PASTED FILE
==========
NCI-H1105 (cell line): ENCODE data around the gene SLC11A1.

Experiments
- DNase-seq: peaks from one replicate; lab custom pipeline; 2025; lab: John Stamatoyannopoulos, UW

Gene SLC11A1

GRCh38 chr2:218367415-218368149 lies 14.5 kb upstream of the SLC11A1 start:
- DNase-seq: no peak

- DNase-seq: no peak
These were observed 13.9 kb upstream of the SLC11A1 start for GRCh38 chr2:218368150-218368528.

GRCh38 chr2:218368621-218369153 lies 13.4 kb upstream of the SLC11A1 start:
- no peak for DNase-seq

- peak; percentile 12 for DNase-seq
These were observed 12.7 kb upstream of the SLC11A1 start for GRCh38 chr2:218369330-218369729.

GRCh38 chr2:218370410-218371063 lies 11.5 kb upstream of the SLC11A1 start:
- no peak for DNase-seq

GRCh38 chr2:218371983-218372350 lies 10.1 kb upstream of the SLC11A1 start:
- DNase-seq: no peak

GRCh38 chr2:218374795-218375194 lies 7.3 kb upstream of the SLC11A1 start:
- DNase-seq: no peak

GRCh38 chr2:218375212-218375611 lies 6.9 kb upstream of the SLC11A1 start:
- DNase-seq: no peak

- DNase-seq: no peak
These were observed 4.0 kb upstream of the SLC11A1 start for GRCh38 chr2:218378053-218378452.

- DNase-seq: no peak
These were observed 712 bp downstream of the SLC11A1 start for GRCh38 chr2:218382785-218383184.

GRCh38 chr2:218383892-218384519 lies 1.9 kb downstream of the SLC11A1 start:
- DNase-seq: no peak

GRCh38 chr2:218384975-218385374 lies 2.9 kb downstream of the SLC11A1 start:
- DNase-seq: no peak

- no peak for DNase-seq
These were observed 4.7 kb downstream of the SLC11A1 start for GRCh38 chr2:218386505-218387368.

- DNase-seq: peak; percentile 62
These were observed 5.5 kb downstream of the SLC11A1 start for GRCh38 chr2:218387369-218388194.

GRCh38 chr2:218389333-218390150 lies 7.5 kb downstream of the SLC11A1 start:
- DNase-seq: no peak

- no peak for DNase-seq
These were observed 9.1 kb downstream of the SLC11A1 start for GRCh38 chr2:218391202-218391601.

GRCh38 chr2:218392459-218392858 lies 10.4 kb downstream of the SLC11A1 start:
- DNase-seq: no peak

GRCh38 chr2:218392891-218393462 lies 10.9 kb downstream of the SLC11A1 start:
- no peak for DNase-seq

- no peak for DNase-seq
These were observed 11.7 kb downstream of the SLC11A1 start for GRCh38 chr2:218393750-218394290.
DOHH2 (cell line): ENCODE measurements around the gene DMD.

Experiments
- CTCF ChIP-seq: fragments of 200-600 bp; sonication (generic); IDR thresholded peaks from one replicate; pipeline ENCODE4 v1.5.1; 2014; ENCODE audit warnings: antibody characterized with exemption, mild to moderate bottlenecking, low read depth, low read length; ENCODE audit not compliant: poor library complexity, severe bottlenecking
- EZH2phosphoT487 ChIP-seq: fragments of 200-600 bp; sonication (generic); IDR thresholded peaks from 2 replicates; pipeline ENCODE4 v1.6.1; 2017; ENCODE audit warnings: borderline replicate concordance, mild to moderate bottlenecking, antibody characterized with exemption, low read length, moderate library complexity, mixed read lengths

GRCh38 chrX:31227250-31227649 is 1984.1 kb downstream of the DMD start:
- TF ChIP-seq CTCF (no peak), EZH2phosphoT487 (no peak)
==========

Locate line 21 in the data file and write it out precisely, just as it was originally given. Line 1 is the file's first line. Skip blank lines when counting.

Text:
- DNase-seq: no peak